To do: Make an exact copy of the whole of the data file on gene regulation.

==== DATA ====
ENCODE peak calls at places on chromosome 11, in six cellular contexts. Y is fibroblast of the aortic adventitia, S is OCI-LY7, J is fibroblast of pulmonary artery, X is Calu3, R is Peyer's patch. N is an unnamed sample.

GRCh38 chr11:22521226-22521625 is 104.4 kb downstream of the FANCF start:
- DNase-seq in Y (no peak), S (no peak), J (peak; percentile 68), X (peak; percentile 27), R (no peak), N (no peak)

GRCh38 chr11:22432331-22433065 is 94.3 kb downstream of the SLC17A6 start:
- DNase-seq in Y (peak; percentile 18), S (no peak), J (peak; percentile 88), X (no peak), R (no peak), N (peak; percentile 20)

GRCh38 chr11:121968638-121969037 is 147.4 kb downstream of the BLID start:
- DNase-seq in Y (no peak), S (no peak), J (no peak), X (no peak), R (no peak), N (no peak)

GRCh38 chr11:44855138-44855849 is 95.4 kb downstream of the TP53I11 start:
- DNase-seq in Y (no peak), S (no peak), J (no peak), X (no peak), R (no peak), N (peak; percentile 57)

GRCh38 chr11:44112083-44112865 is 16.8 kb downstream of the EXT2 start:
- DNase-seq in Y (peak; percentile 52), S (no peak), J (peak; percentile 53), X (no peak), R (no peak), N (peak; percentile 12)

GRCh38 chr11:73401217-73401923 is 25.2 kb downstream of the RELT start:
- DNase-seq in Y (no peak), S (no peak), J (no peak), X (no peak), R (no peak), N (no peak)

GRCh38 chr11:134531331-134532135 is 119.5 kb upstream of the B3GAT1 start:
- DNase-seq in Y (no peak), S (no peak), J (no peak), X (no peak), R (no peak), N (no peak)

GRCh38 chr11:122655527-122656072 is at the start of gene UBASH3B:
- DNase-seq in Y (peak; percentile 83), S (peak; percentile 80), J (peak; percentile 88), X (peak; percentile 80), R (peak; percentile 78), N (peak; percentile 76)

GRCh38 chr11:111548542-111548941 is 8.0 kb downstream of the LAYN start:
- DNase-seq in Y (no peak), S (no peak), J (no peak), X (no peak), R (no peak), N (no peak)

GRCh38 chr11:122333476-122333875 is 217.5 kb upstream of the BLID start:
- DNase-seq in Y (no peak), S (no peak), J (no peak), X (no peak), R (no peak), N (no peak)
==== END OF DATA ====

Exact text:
ENCODE peak calls at places on chromosome 11, in six cellular contexts. Y is fibroblast of the aortic adventitia, S is OCI-LY7, J is fibroblast of pulmonary artery, X is Calu3, R is Peyer's patch. N is an unnamed sample.

GRCh38 chr11:22521226-22521625 is 104.4 kb downstream of the FANCF start:
- DNase-seq in Y (no peak), S (no peak), J (peak; percentile 68), X (peak; percentile 27), R (no peak), N (no peak)

GRCh38 chr11:22432331-22433065 is 94.3 kb downstream of the SLC17A6 start:
- DNase-seq in Y (peak; percentile 18), S (no peak), J (peak; percentile 88), X (no peak), R (no peak), N (peak; percentile 20)

GRCh38 chr11:121968638-121969037 is 147.4 kb downstream of the BLID start:
- DNase-seq in Y (no peak), S (no peak), J (no peak), X (no peak), R (no peak), N (no peak)

GRCh38 chr11:44855138-44855849 is 95.4 kb downstream of the TP53I11 start:
- DNase-seq in Y (no peak), S (no peak), J (no peak), X (no peak), R (no peak), N (peak; percentile 57)

GRCh38 chr11:44112083-44112865 is 16.8 kb downstream of the EXT2 start:
- DNase-seq in Y (peak; percentile 52), S (no peak), J (peak; percentile 53), X (no peak), R (no peak), N (peak; percentile 12)

GRCh38 chr11:73401217-73401923 is 25.2 kb downstream of the RELT start:
- DNase-seq in Y (no peak), S (no peak), J (no peak), X (no peak), R (no peak), N (no peak)

GRCh38 chr11:134531331-134532135 is 119.5 kb upstream of the B3GAT1 start:
- DNase-seq in Y (no peak), S (no peak), J (no peak), X (no peak), R (no peak), N (no peak)

GRCh38 chr11:122655527-122656072 is at the start of gene UBASH3B:
- DNase-seq in Y (peak; percentile 83), S (peak; percentile 80), J (peak; percentile 88), X (peak; percentile 80), R (peak; percentile 78), N (peak; percentile 76)

GRCh38 chr11:111548542-111548941 is 8.0 kb downstream of the LAYN start:
- DNase-seq in Y (no peak), S (no peak), J (no peak), X (no peak), R (no peak), N (no peak)

GRCh38 chr11:122333476-122333875 is 217.5 kb upstream of the BLID start:
- DNase-seq in Y (no peak), S (no peak), J (no peak), X (no peak), R (no peak), N (no peak)